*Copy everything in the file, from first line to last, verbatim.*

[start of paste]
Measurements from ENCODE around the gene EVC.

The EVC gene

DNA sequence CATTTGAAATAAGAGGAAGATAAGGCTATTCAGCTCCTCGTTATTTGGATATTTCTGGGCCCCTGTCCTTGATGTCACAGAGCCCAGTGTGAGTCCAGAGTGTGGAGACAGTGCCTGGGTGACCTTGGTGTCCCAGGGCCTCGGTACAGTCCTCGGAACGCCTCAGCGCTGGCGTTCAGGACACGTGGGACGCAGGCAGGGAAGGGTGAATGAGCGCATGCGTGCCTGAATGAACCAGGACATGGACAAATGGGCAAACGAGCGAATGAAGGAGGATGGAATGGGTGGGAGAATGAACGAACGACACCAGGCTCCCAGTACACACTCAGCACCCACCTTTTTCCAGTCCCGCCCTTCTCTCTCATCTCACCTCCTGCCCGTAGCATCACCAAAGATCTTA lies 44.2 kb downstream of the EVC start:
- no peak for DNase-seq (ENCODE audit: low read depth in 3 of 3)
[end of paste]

Measurements from ENCODE around the gene EVC.

The EVC gene

DNA sequence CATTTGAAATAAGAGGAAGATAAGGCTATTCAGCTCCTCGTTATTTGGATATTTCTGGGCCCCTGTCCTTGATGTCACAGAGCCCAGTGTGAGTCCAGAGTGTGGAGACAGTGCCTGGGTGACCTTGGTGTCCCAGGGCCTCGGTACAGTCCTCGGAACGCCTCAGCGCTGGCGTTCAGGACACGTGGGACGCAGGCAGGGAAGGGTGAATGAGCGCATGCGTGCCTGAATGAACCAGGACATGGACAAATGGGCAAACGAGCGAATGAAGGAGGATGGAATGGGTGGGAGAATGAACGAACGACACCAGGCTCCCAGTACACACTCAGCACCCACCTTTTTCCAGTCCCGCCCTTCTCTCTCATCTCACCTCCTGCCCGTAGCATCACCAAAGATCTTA lies 44.2 kb downstream of the EVC start:
- no peak for DNase-seq (ENCODE audit: low read depth in 3 of 3)